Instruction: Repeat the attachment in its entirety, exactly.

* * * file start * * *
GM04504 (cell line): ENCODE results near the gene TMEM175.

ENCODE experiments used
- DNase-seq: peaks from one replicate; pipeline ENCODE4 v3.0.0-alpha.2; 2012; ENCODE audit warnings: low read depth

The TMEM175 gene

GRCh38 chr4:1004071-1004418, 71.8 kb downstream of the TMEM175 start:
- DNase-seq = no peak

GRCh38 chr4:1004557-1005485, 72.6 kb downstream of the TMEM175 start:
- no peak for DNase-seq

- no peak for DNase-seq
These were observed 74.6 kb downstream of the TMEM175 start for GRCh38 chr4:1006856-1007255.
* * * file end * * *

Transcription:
GM04504 (cell line): ENCODE results near the gene TMEM175.

ENCODE experiments used
- DNase-seq: peaks from one replicate; pipeline ENCODE4 v3.0.0-alpha.2; 2012; ENCODE audit warnings: low read depth

The TMEM175 gene

GRCh38 chr4:1004071-1004418, 71.8 kb downstream of the TMEM175 start:
- DNase-seq = no peak

GRCh38 chr4:1004557-1005485, 72.6 kb downstream of the TMEM175 start:
- no peak for DNase-seq

- no peak for DNase-seq
These were observed 74.6 kb downstream of the TMEM175 start for GRCh38 chr4:1006856-1007255.